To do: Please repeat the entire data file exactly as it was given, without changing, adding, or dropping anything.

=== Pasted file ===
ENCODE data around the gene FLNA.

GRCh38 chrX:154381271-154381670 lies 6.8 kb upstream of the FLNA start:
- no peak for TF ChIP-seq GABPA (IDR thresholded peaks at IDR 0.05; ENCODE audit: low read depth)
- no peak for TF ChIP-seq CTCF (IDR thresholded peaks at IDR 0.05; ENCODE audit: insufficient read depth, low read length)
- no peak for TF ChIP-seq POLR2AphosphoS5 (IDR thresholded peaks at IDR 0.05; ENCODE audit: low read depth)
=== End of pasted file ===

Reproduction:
ENCODE data around the gene FLNA.

GRCh38 chrX:154381271-154381670 lies 6.8 kb upstream of the FLNA start:
- no peak for TF ChIP-seq GABPA (IDR thresholded peaks at IDR 0.05; ENCODE audit: low read depth)
- no peak for TF ChIP-seq CTCF (IDR thresholded peaks at IDR 0.05; ENCODE audit: insufficient read depth, low read length)
- no peak for TF ChIP-seq POLR2AphosphoS5 (IDR thresholded peaks at IDR 0.05; ENCODE audit: low read depth)